Having spent some time setting up the structure of my reverse learning classroom I have now truly flipped it by making my own knowledge front loading videos. The final push was that I could not find anything on the web that was just right for my class to cover the concepts of power and efficiency.
I used camtasia recorder to simultaneously capture my screen (writing onto a Smart Note) and my webcam (so adding my face to the proceedings). It took me a little time to get the section of the screen I wanted to capture correct and I also had to place a pile of books behind my screen to keep it still whilst I was recording. Yet these were minor teething issues.
For the structure of the vodcast I wanted to keep it short and too the point with; key formula, discussion and then example (s). I mapped out what I wanted to point out on paper and placed the discussion point and example question at the top of different SmartNote pages. Structured so I could go over all in one take requiring no time consuming editing – which I managed.
Camtasia recorder automatically transferred the recorded content into a camtasia editing suite in which I added a title screen and then uploaded directly onto my youtube channel. This was incredibly easy!
So here is my first video discussing power:
Here is my second video discussing efficiency:
I look back on them and already have some issues.
1) My handwriting is not great and this is accentuated by writing onto the tablet screen.
2) Why did my first video have to be at the end of MOVEMBER. I have been developing the kind of moustache which should not be seen around young children.
3) It should be displacement not distance in my deconstruction of the power formula.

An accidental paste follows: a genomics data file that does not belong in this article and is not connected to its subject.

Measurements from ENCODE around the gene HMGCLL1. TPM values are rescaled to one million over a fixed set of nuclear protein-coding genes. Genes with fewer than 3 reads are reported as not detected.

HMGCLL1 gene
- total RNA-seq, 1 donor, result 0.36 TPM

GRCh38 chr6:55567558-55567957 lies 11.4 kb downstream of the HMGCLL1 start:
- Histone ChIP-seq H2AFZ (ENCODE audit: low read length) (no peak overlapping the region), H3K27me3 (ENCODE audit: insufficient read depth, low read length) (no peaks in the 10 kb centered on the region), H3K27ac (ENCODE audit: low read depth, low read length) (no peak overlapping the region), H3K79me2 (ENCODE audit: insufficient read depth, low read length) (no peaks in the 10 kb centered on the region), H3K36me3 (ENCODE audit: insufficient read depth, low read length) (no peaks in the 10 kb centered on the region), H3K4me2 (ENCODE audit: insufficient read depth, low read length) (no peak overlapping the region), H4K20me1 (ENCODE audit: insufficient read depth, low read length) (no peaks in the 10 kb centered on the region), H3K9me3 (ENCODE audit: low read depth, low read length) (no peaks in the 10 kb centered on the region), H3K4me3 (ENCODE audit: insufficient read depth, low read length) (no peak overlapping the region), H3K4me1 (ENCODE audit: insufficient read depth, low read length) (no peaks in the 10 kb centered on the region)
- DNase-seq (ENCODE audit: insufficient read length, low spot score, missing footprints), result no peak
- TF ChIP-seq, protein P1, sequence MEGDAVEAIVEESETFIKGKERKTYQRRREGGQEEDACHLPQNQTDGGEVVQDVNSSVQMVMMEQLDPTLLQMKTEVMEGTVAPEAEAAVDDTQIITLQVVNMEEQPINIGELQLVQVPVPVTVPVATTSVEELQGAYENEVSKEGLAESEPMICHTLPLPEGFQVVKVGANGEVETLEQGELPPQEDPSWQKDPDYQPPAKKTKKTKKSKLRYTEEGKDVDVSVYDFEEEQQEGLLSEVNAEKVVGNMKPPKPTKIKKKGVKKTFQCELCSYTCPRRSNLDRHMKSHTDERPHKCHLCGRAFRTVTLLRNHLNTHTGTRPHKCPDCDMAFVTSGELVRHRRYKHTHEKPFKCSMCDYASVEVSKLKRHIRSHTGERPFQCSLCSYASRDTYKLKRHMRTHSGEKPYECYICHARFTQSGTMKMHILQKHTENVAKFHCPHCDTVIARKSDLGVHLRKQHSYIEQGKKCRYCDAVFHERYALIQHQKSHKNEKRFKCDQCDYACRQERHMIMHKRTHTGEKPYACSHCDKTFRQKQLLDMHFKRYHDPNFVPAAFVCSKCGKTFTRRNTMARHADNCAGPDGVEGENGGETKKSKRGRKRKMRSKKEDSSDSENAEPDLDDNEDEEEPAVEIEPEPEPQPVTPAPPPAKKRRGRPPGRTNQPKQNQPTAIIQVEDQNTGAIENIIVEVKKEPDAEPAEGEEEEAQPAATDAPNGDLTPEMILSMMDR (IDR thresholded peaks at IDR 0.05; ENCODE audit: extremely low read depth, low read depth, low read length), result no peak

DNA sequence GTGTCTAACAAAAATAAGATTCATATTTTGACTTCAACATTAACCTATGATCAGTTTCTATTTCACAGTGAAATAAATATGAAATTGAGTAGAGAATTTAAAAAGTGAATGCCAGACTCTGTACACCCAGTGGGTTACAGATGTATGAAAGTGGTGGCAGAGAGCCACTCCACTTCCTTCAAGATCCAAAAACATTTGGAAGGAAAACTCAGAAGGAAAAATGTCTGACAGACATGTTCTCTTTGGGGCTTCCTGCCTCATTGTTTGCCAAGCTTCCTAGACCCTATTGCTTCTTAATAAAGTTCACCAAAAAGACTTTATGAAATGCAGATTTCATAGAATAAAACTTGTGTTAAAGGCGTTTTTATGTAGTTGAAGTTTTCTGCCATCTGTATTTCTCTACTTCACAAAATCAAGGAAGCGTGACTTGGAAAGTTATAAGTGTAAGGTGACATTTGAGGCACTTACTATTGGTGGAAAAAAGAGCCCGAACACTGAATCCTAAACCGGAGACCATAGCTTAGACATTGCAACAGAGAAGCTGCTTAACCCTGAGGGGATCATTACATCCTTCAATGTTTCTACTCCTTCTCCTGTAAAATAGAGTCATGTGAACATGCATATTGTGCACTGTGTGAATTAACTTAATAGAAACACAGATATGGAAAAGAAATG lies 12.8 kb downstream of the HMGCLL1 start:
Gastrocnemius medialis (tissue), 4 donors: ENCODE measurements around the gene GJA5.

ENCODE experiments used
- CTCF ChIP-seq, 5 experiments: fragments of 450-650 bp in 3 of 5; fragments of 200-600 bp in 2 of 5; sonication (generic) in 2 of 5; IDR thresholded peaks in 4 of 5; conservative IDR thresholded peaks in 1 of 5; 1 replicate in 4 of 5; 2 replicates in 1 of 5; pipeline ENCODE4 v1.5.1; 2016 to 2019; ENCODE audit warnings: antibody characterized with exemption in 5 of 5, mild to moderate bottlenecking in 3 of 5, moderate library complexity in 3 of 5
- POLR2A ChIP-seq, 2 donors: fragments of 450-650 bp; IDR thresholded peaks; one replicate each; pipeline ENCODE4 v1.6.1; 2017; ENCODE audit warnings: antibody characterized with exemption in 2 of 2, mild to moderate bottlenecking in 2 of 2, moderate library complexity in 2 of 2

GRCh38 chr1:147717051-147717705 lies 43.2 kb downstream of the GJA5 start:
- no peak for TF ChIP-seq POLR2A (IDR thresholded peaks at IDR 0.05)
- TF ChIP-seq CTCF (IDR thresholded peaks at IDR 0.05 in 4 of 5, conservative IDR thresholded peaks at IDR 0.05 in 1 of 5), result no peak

Yet although I have those minor concerns I am really pleased because with the outcome because of the relative ease and the short time they can be produced in. These are the features which I need to convince me to keep on producing these vodcasts. Plus I know next time I teach this content I will do it again and it will be better (just like all teaching should be).
So it needs to be made clear from the start the context in which I am discussing the use of PowerPoint. I am a teacher and I am talking about the use of PowerPoint by a secondary school teacher during a class.
1) This means I am not talking about the corporate presentation which is mentioned in Seth Godin’s blog on the Really Bad PowerPoint (but I have responded to some of his advice from the point of view of a teacher at the end of this blog).
2) I am also not talking about getting students to use PowerPoint in my class to make presentations as pertinently denigrated by Edward Tufte in “PowerPoint is Evil” .
My context is as a tool which I regularly use in my classroom to help provide structure for my teaching and to both stimulate and support my students’ learning.
1) Easy use
No one has ever told me that PowerPoint was anything but easy to use. Plus it is most effective when kept simple.
I use it as a visual template for my lesson which helps me consider the various stages of my lesson and the time required. Plus it forces me to identify any additional resources – mine is a science class so this is vital.
3) Setting the stage for the lesson
I like my students to enter my classroom, and at least initially, be presented with familiarity to help them settle and organise themselves. PowerPoint provides me with a clear template to the start of each lesson with a title, objective and often key words. For me having this pre-built means that my class to class transition is faster so that I can greet my students as they enter. For my students it provides a familiar structure and a clear guide as to how to organise their work in OneNote page (we are a one-to-one laptop school).
4) Starting activity
A starting activity is something that will stimulate an inclusive response and it is often an image, in recognition of the visual literacy of my students, and these can be very easily pasted into or developed within PowerPoint.
5) Zoning in (the teaching bit)